Swanson pointed to a study that shows Minnesota cash rent corn production return differential between a high and a low profit range. “We saw more than a $3 per bushel cost of production difference. That has a huge impact on profit.”

He said 2012 was “the best year ever,” for south Central Minn., corn producers. He asked: “How did you earn $250,000 in 2012?”

The top producers, with a per bushel profit margin of $2.76, needed 90,580 bushels to earn $250,000 with 193 bushels per acre. Acreage required was 469.

Average producers posted a $1.72 per bushel margin and needed to make 145,349 bushels to hit the mark. With a yield of 175 bushels per acre, average producers needed 831 acres.

The bottom 20 percent, with a profit margin of 87 cents per bushel, had to make 287,356 bushels and average 157 bushels per acre on, 1,830 acres to make the goal.

“Productivity is the key,” Swanson said.

In 2013, the task was harder. The top 20 percent had a profit margin of only 62 cents per bushel, needed to make 403,000 bushels with an average yield of 184 bushels per acre from 2,191 acres. Average and the bottom 20 percent could not make enough corn to earn a profit. Both had negative profit margins per bushel with 171 and 157 bushels per acre, respectively.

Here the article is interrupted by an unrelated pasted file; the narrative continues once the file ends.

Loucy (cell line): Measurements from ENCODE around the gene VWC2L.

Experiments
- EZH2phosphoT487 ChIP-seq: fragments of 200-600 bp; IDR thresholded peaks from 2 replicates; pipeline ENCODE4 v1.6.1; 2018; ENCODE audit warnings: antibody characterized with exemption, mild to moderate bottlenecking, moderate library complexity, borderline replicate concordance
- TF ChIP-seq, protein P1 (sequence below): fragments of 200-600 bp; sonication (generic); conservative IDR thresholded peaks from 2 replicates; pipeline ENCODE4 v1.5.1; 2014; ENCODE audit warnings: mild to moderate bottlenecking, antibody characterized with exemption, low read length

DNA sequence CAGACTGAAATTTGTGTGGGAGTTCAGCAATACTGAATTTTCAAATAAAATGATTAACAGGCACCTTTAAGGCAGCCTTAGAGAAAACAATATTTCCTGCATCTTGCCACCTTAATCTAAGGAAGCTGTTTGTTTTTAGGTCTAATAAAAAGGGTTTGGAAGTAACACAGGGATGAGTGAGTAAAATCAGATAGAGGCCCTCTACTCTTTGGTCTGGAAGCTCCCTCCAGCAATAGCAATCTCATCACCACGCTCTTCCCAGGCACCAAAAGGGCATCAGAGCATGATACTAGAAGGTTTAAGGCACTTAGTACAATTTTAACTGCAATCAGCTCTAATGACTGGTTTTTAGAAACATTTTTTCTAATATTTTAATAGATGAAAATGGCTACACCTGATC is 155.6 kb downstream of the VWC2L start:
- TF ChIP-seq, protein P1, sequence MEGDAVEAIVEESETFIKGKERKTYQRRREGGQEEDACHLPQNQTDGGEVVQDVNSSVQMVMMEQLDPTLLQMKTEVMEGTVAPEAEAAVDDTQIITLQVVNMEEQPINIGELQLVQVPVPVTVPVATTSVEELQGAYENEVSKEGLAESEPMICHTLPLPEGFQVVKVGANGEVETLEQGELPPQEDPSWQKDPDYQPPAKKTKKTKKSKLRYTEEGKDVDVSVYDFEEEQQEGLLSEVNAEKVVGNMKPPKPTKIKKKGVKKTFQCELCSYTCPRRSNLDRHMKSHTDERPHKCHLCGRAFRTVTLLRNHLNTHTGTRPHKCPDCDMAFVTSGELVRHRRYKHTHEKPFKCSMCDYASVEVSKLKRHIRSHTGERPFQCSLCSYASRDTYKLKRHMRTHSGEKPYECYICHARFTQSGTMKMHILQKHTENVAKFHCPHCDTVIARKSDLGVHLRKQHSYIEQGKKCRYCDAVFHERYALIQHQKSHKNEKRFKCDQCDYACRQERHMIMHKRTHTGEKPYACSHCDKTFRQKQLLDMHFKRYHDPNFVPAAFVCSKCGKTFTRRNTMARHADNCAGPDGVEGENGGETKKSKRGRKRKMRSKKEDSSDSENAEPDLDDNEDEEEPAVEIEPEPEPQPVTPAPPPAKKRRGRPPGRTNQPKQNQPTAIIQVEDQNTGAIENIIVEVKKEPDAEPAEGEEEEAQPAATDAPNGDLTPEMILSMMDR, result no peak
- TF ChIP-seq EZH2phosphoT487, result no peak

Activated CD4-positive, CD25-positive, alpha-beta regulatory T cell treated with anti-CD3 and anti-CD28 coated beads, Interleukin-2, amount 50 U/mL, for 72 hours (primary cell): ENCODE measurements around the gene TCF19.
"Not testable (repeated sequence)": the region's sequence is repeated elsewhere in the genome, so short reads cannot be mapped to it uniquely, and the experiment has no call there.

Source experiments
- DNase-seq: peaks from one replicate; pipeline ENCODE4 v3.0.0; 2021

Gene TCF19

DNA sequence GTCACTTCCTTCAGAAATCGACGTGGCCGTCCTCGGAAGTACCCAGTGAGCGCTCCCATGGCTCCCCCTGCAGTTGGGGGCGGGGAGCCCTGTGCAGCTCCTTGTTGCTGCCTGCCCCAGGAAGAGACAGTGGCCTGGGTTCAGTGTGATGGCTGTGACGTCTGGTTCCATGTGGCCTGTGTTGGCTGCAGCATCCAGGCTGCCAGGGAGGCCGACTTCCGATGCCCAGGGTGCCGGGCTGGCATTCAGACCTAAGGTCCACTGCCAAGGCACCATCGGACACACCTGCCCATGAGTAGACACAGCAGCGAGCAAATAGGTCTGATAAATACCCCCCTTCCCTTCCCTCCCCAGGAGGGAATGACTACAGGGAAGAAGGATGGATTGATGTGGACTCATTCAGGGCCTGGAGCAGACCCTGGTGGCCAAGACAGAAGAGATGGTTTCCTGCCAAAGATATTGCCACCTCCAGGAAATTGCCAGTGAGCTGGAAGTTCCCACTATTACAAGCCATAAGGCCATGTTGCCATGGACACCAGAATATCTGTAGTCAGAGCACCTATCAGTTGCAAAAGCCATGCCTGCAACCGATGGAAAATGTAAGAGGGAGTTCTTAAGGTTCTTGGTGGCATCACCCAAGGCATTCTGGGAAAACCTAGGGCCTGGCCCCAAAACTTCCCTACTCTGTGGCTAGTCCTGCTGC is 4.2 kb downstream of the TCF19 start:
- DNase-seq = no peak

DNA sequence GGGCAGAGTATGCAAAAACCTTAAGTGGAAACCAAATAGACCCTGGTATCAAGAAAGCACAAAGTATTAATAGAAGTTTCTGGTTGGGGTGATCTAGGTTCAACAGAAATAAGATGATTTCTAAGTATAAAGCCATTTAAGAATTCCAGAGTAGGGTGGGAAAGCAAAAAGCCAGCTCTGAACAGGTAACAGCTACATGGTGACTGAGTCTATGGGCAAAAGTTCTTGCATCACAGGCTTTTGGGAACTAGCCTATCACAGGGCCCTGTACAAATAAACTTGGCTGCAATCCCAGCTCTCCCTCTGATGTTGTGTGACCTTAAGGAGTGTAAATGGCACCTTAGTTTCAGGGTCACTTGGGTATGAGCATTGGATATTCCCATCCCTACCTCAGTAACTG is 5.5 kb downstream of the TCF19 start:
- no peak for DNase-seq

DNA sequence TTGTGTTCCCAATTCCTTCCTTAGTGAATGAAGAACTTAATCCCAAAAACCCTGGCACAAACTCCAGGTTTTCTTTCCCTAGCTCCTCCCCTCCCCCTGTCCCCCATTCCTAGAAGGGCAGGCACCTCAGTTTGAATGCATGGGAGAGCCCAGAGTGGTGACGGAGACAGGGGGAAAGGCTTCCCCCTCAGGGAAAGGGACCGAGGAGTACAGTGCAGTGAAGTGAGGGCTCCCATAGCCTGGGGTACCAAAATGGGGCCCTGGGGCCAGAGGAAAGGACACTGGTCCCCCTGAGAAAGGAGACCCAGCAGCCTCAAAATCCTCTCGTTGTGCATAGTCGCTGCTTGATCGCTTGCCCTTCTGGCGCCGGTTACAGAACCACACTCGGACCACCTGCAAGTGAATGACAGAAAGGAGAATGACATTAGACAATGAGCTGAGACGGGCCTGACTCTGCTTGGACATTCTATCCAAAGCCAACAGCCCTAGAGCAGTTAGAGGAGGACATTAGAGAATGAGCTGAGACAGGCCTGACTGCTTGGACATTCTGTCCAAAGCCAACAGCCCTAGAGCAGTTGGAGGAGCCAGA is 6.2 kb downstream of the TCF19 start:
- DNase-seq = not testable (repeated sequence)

Know the field

Swanson said producers have to know their fields and what goes on in the fields. “Proven yields are distributed throughout the fields and include above average and below average areas. If a field is losing money, what do you do?” Possibilities include not farming those fields or investing in them to bring productivity up.

He said knowing cost of production is critical. Yield maps are also helpful in locating those weak areas and identifying the “good and bad acres.” He showed test results that indicated a significant advantage of “heavy investment” in a bad field to bring the average up and the per bushel cost down.

It’s important, he said, to “do all the math,” to determine whether to plant or not or invest money to improve the acreage. “You can do just about anything, but can you do it economically? That’s the big question.”

Swanson said the land market is flawed “because people are flawed. Fight against overstating the economies of scale [with land]; short-term costing on long-term assets; and assuming ‘it’s never coming up for sale again.’

“It’s about bushels not acres. Your success is average cost, and average depends on marginal. Adopt and adapt is a learning process.”

Finally, he asked producers: “Does your system focus on what is controllable?”